But her childhood came to an abrupt end in 1901, aged 11, when her father died. She said his death caused her to “step out of my child’s world, a world of security and thoughtlessness, to enter the fringes of the world of reality”.

Clarissa went on to have a number of serious heart attacks, leaving the family in a constant state of worry and turmoil. And by 14, Christie said she felt almost entirely responsible for her mother. Writing stories became her form of escape.

In 1912 she met military officer Archie Christie and they married on Christmas Eve 1914, despite the uncertainties of the First World War.

Christie wrote: “We had an engagement that lasted a year-and-a-half. It was a ­tempestuous time, full of ups and downs and deep unhappiness ­because we had the feeling that we were reaching out for something we would never attain.”

Christie was a nurse for the Voluntary Aid Detachment in a Red Cross Hospital in Torquay. In 1918, she qualified as a pharmacist.

Her passion for poisons and potions continued and she prided herself on her professional knowledge of “the ­bottles of arsenic and digitalis” which turned up frequently in her whodunnits. In 1919, Rosalind was born, and the Christies enjoyed a life of travel and luxury due to Archie’s job of promoting the British Empire Exhibition.

The writer ­remarked: “Going round the world was one of the most exciting things that ever ­happened to me.”

But Christie’s biographer Laura Thompson said that between April and August 1926, everything fell apart and Christie suffered a type of nervous breakdown.

She said: “She was not herself. She’d lost her mother and she’d lost her husband. The shock must have felt like her world had fallen in. She hadn’t really seen it coming and she had taken Archie a bit for granted. But she was madly in love with him.

“When she disappeared – which was a cry for help to him – she wasn’t thinking the way she would have done in her ­normal capacity and hadn’t foreseen it would be a tabloid sensation.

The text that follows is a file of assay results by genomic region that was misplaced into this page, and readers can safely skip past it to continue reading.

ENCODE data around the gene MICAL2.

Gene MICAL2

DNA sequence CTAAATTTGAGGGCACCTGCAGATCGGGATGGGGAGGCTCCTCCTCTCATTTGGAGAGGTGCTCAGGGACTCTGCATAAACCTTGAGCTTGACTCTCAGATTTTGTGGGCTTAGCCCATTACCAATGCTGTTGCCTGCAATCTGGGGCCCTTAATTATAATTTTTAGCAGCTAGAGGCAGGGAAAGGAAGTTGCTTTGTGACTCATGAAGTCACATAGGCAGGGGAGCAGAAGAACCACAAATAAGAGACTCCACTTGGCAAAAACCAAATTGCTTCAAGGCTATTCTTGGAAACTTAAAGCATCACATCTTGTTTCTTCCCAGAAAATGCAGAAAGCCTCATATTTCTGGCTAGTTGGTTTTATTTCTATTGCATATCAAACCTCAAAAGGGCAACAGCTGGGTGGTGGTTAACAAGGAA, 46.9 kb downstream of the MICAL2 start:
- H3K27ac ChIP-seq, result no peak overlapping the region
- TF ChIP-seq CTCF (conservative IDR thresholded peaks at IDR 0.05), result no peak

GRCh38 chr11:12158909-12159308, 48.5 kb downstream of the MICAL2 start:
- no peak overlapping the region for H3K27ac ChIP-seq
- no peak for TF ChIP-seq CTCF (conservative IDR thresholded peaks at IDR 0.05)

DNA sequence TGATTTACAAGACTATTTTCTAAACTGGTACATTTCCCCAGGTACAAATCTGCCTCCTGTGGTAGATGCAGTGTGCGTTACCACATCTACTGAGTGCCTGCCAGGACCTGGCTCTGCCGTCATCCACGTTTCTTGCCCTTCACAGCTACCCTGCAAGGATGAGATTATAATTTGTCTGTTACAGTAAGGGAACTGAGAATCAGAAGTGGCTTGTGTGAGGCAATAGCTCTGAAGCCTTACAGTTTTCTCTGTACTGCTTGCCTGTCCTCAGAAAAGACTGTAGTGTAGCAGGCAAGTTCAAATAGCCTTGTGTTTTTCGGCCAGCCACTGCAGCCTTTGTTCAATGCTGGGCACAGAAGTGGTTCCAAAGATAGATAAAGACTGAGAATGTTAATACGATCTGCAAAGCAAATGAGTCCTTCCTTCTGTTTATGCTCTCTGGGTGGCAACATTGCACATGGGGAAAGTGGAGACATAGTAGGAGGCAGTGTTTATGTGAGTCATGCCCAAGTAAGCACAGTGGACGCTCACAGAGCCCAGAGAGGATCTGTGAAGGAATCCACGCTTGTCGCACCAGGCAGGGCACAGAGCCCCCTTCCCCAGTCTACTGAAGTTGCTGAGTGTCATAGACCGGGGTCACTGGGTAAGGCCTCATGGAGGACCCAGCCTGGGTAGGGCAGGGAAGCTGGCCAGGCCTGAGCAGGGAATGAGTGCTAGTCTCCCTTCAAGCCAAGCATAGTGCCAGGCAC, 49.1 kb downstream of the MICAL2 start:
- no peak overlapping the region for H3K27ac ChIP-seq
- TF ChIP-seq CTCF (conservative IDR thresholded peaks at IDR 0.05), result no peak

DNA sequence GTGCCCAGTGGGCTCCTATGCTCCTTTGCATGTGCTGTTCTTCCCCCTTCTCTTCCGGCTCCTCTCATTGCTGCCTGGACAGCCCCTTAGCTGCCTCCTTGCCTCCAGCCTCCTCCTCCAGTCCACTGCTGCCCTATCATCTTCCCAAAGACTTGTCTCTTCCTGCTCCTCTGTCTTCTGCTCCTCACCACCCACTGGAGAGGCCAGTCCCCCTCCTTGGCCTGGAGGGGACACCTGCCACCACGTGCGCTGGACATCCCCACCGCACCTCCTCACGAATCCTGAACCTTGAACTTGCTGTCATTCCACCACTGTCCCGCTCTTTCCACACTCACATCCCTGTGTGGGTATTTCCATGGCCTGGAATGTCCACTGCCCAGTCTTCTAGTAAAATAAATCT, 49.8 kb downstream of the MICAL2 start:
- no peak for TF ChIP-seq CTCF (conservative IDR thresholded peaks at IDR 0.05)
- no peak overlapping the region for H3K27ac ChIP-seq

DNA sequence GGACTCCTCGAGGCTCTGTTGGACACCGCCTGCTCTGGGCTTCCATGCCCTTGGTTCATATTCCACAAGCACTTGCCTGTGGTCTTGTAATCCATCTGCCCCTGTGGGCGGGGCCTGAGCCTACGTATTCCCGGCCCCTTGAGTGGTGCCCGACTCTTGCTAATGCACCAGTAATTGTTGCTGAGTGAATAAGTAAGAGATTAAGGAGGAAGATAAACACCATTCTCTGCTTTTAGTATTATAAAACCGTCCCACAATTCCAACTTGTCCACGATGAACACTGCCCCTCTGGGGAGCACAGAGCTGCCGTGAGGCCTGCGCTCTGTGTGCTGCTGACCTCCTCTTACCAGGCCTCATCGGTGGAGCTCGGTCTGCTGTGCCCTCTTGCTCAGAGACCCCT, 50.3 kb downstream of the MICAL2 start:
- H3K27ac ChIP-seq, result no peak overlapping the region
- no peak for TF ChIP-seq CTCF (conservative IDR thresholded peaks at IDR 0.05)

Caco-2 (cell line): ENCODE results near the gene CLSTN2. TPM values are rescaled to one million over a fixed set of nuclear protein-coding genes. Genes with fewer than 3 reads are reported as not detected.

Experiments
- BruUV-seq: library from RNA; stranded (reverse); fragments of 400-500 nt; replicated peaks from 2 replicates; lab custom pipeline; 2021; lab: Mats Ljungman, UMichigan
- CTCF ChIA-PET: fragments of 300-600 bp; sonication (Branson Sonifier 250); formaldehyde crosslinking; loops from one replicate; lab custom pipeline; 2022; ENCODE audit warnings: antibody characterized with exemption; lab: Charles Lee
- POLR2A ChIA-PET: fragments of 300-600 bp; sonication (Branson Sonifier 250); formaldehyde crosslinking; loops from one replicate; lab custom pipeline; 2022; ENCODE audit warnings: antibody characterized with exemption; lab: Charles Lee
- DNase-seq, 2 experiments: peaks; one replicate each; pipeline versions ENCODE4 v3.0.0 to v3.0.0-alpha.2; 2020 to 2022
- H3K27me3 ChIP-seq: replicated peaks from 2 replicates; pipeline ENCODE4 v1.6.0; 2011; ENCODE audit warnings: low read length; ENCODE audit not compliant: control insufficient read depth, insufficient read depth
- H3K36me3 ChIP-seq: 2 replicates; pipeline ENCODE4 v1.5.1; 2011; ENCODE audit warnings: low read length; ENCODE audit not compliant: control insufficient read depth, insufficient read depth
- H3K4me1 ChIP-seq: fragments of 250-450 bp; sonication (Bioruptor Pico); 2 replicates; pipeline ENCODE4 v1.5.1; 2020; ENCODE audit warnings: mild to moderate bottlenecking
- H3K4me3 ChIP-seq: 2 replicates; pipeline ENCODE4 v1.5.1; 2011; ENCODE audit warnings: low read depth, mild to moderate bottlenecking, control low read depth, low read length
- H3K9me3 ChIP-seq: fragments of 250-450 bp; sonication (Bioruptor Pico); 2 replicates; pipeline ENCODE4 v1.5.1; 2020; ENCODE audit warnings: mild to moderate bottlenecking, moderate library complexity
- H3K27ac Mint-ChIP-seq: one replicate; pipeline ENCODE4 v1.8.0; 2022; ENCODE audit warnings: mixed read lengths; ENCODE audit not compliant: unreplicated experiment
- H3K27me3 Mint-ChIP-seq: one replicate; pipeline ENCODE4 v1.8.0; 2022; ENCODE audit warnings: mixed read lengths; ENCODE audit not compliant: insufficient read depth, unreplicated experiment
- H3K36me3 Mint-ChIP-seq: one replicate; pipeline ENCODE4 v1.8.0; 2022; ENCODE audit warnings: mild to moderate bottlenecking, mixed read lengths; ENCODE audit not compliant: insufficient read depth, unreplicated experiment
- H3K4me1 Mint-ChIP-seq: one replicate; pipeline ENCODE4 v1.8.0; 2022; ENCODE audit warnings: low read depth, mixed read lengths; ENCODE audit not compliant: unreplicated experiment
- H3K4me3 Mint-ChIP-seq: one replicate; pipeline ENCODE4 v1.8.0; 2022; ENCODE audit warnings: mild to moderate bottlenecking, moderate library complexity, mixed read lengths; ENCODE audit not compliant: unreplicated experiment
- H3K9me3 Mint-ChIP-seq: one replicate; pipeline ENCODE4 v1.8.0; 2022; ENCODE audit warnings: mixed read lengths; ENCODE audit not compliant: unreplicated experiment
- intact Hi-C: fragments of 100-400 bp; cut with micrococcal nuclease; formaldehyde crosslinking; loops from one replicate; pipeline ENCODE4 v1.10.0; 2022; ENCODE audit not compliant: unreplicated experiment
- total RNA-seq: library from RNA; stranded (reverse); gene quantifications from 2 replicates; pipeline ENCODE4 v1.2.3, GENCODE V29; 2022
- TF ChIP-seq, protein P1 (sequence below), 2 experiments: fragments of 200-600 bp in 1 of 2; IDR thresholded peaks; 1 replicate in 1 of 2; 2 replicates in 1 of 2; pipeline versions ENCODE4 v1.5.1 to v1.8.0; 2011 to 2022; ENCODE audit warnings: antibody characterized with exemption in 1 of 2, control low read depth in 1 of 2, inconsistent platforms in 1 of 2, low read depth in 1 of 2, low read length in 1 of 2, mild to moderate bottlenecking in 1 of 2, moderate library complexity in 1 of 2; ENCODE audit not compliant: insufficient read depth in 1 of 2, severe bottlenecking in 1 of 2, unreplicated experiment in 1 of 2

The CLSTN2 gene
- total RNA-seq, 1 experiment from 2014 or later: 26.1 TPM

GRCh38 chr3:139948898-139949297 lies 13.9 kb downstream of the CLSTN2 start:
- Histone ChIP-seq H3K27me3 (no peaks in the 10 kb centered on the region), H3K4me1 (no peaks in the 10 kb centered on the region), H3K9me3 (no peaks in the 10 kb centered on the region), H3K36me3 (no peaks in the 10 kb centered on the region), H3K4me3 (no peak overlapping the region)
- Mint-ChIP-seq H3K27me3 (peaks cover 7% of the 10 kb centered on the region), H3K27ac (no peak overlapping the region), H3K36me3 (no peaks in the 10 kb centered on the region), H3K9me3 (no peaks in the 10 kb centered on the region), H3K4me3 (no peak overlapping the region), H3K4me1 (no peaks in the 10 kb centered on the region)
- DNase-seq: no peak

“She did rebuild herself after 1926 in a way that I find extremely admirable. It’s how you come out of a crisis that shows what kind of person you are.”

After her marriage collapsed, Christie travelled to Iraq to mend her ­­broken heart. There she fell in love with archaeologist Max Mallowan, who was 13 years her junior. They married in Edinburgh in 1930 and the marriage lasted until Christie’s death in 1976, aged 85.

After she met Mallowan, Christie’s life seemed to settle and she was able to focus on her writing – penning two to three books a year – including Death on the Nile and Murder on the Orient Express.

In 1971 she was made a Dame for her contribution to literature – and her work, which includes 75 novels, 165 short stories and 16 plays, has remained popular.

Hercule Poirot, the fussy Belgian ­detective who featured in more than 83 of her stories, has been played by numerous TV stars, including David Suchet.

And her clever sleuth Miss Marple has proved equally popular, with the likes of Joan Hickson, Margaret Rutherford and Julia McKenzie taking the part.

But we’ll probably never know for certain what happened in those 11 lost days.